Equality over the computable reals is stable, but it is not necessarily stable for all PERs. For example, a set of equivalence sets of words modulo a rewrite relation. Two words are equal iff there exists a rewrite path between them. This relation has positive content and is not stable under double negation.

Coming up with that counterexample to Andrej's claim actually led me to answer my own question.

A subgroup is the equaliser of its cokernel pair, which in the category of groups is the amalgamated free product. So we just have to constructively prove that this exists. Schreier's construction is very explicit, but word reduction is not computable. So, instead of using the set of reduced words, we work with, yes, the set of equivalence sets of words modulo the reduction relation.

Given a PER as $(G,R,mult,inv)$, and a subgroup $H$ of $G$, we form $G^{\ast}$ as a set of finite sequences of elements from the disjoint sum $G+G$, $R^{\ast}$ as an appropriate equivalence relation for the amalgamated free product (allowing combination of adjacent elements from the same copy of $G$ via multiplication, and also allowing switching between different copies of $G$ if the element in question is in $H$). Then multiplication and inversion are computable, even though in general $R^{\ast}$ isn't.

This same construction can be done in abstract set theory, where quotient sets are not a problem and work in weak subtheories of CZF.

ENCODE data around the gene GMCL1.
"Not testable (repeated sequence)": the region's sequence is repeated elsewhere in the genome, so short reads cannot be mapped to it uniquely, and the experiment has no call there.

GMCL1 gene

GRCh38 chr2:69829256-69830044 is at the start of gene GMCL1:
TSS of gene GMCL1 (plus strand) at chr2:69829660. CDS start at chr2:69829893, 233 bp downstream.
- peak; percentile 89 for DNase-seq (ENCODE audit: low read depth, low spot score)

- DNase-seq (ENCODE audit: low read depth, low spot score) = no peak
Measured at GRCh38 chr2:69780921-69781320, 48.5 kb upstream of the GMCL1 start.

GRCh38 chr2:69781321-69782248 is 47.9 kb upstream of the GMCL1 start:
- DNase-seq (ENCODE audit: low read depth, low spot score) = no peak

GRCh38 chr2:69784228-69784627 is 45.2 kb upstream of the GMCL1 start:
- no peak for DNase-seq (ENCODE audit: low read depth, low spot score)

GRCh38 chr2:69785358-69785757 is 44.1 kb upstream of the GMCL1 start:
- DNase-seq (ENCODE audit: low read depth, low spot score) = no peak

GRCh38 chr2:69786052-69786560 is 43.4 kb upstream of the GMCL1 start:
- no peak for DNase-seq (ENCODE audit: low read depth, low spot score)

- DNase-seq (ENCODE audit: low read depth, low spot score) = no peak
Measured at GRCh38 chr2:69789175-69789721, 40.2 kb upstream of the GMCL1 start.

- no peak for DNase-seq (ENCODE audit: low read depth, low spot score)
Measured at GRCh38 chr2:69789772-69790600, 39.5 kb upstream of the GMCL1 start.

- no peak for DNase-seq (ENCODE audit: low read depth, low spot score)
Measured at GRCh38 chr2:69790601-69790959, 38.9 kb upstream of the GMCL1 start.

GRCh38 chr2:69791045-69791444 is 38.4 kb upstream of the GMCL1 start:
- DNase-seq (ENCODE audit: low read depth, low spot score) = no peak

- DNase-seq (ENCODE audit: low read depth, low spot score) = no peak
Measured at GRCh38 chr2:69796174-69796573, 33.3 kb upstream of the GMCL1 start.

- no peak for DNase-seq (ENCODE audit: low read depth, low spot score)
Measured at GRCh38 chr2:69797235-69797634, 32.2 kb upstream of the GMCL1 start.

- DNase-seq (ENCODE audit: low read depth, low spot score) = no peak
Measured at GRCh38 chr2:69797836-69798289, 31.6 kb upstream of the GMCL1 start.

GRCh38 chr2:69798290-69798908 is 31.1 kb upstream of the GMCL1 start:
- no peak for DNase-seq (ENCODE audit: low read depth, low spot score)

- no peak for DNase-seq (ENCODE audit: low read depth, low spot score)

As discussed below, the above is mistaken. As I understand it now -- please point out any error -- the construction above is well-defined and gives the cokernel pair, and in CZF, the subgroup is the equaliser of the cokernel pair, which answers the original question in the affirmative.

But in PER, the subgroup is not quite the equaliser of it. The morphism asserted to exist by the universal property isn't quite constructible in PER, sometimes some necessary information has been lost. The failure has nothing to do with group theory. We can forget the group operations and ask if every PER-injection is the equaliser of two PER-functions, and the answer is still no. PER isn't as good an approximation to constructive set theory as I thought.

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Equality over the computable reals is stable, but it is not necessarily stable for all PERs. For example, a set of equivalence sets of words modulo a rewrite relation. Two words are equal iff there exists a rewrite path between them. This relation has positive content and is not stable under double negation.

Coming up with that counterexample to Andrej's claim actually led me to answer my own question.

A subgroup is the equaliser of its cokernel pair, which in the category of groups is the amalgamated free product. So we just have to constructively prove that this exists. Schreier's construction is very explicit, but word reduction is not computable. So, instead of using the set of reduced words, we work with, yes, the set of equivalence sets of words modulo the reduction relation.

Given a PER as $(G,R,mult,inv)$, and a subgroup $H$ of $G$, we form $G^{\ast}$ as a set of finite sequences of elements from the disjoint sum $G+G$, $R^{\ast}$ as an appropriate equivalence relation for the amalgamated free product (allowing combination of adjacent elements from the same copy of $G$ via multiplication, and also allowing switching between different copies of $G$ if the element in question is in $H$). Then multiplication and inversion are computable, even though in general $R^{\ast}$ isn't.

This same construction can be done in abstract set theory, where quotient sets are not a problem and work in weak subtheories of CZF.